Lost Blueprint

LOST BLUEPRINT: Serious, slanted, fictional journalism



by LuLu LaRue

Perfume: The Story of a Murderer

SPOILER ALERT! I am going to summarize this entire movie, so if you are planning to see it and you enjoy discovering a story as it is told, you should now read another post on Lost Blueprint.

This movie is about this guy with bionic smellovision. He can smell mushy yellow fruit from miles away, although he's in Europe, so maybe he's smelling fruit from hundreds of hectometers away. Also, it's 18th century France, so everyone has really dirty fingernails and a passion for stockings and shoes with enormous buckles.

So one day he freaks out in Paris. (There's been a bunch of stuff up to this point, like his whole childhood, but really what you need to know is that there were maggots and nothing smelled good and most people that bionic smellovision dude spent time with had really bad teeth. And also, they died.)

So there's lots of smells in Paris, many of which are good, particularly this yellow fruit smell, which leads him to the first of many milk-skinned girls with saucer-shaped eyes and gloriously untangled red hair. He kills her. Then he sniffs her passionately. This is meaningful for him because of the whole bionic smellovision thing he's got going.

So then he hooks up with Dustin Hoffman who is wearing way too much white face powder and they make perfume but bionic smellovision dude kills the cat by trying to distill it and so then he goes off to Grass, which may be in Italy or possibly still France, I'm not sure, everyone was speaking English and I got confused. Was everyone speaking English in 18th century Europe? Does this mean America's current foreign policy is less invasive today than it was then?

Anyway, in Grass, bionic smellovision dude starts killing virgin women because apparently dead virgin women smell really good, especially when covered in animal fat and wrapped in cheesecloth.

Then he gets busted and he shows up for his execution in a blue, velour suit and, in keeping with the apparent style of English-speaking, 18th century France, a pair of shoes with enormous buckles.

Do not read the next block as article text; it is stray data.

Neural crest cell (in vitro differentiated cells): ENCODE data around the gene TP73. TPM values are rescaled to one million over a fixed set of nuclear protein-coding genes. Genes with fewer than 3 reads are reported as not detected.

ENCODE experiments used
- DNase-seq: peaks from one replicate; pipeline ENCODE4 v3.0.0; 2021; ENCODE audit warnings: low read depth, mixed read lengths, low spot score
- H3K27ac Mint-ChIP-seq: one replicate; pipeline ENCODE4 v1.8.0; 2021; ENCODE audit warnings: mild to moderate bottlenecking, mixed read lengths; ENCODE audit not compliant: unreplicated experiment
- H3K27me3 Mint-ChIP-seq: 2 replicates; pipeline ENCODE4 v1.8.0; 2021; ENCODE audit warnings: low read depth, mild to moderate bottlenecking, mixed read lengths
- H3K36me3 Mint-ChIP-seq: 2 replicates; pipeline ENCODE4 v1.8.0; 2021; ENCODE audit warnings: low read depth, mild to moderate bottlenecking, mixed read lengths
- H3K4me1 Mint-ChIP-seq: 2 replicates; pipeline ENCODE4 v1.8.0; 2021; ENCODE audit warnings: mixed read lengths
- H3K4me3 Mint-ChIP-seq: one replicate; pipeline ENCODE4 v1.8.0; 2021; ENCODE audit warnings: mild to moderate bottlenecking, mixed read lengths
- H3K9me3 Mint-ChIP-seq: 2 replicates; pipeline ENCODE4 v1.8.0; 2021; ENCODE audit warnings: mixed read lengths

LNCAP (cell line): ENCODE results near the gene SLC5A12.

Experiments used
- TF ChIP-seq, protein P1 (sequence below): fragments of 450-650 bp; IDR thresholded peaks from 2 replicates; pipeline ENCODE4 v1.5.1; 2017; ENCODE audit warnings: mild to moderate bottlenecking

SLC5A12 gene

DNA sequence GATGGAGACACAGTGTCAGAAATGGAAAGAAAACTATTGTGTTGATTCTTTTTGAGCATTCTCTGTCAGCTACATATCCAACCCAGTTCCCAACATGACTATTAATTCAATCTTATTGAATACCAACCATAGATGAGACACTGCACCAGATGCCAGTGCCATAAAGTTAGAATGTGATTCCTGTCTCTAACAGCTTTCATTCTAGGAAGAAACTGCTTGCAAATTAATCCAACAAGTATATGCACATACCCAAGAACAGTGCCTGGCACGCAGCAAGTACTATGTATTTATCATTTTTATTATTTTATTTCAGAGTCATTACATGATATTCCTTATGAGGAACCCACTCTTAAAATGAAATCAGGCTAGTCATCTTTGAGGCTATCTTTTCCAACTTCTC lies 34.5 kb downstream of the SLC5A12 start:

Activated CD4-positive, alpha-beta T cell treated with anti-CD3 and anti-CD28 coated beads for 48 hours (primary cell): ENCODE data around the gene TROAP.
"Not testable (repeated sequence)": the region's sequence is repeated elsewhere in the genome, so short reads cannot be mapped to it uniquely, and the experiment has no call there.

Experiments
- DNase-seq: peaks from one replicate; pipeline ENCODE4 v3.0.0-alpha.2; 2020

There is a crowd waiting for him. They break into a spontaneous orgy. They're none too proud of themselves afterward. Bionic smellovision dude then walks to Paris (so, evidently, he was never in Italy, I don't know why I thought that, maybe the shoes?) where he toodles over to the alley of his birth, running into a crowd of street urchins warming themselves by a fire, who all take a long look at him then subsequently eat him. I am not making this up.

I think there was some business with a particularly aromatic handkerchief, which may or may not have possessed magical qualities.

So, to recap: Speak French in France, avoid shoes with enormous buckles, stay away from the alley in which you were born unless you prefer to be eaten, and I don't really know what to do with that whole orgy thing.



by Paint Thompson







by Lost Blueprint Editorial Board

Lost Blueprint wants to say, with all sincerity and a profound sense of mind-blowing respect, thank you.



by Paint Thompson


Serve both, bitches!



by Prissy McMouth

Alderman Arenda Troutman has been busted for bribery, among other things. Nonplussed Chicagoans want to know, "When will that gaping pothole at Wells and Jackson be filled?" They also want to know, "Huh? WHEN?"

After an unofficial poll taken by Lost Blueprint interns wherein we interviewed Stan the security guard and that cute guy who works at the coffee place, we have discovered that the recent charges leveled against Troutman are not about criminal behavior. The problem, the population seems to believe, is the rules. Cute coffee guy said, "Aren't they [Ed: we're thinking he was referring to the politicians, but he's usually stoned, so maybe he meant the little green men hiding in the cream dispenser?] all a bunch of crooks? Why not just make being a crook cool? Problem solved." He followed with this gem of wisdom: "That'll be $3.25."

Anyway, let's face it. The real crime here isn't bribery. It's that hat she wore to her initial appearance in federal court.